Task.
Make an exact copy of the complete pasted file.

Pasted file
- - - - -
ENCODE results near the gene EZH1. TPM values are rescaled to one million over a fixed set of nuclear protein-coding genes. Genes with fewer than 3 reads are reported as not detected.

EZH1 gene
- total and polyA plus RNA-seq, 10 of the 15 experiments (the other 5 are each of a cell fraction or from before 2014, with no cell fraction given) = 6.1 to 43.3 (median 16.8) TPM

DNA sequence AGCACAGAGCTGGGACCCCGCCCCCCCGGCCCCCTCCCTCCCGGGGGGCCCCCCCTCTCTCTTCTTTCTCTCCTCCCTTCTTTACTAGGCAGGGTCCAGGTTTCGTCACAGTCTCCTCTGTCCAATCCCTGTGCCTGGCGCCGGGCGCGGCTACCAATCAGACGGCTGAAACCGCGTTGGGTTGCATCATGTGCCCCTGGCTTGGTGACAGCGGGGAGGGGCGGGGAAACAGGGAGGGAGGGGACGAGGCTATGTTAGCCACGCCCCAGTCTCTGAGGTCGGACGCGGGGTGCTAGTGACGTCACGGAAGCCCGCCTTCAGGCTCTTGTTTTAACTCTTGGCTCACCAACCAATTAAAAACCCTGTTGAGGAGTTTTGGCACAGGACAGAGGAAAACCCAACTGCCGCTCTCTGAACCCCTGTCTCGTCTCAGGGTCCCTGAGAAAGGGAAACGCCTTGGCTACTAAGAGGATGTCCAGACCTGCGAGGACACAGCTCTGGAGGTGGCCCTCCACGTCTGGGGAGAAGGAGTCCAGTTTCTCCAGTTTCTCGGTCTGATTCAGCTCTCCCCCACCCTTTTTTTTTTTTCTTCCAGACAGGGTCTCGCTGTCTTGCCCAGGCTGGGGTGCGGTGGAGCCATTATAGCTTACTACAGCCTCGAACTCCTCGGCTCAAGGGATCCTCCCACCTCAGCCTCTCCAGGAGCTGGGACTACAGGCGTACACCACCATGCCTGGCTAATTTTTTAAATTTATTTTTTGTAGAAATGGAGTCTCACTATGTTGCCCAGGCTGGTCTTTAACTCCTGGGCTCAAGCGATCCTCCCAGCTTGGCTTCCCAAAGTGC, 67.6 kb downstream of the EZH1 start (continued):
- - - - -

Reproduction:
ENCODE results near the gene EZH1. TPM values are rescaled to one million over a fixed set of nuclear protein-coding genes. Genes with fewer than 3 reads are reported as not detected.

EZH1 gene
- total and polyA plus RNA-seq, 10 of the 15 experiments (the other 5 are each of a cell fraction or from before 2014, with no cell fraction given) = 6.1 to 43.3 (median 16.8) TPM

DNA sequence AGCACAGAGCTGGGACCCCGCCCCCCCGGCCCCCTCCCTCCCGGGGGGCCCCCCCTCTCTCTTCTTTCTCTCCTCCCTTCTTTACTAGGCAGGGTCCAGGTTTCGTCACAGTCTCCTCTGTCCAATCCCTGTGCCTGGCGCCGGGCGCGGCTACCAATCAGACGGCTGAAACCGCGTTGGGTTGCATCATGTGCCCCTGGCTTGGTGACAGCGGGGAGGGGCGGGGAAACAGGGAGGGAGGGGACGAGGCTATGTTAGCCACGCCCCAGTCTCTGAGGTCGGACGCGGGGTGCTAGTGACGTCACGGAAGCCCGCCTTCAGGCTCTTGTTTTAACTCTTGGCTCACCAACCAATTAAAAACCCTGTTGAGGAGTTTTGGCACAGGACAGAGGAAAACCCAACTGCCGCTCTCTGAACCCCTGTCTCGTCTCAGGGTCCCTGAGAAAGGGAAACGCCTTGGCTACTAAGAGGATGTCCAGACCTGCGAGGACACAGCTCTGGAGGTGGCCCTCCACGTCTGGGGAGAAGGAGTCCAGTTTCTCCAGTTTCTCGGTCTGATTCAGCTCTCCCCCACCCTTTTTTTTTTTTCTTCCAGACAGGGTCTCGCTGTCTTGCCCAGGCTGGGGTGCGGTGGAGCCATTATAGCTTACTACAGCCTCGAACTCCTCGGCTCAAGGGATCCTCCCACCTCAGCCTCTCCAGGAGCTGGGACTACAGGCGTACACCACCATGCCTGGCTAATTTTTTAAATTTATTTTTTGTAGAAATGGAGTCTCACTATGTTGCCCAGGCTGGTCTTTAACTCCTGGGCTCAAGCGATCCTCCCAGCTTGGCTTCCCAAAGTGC, 67.6 kb downstream of the EZH1 start (continued):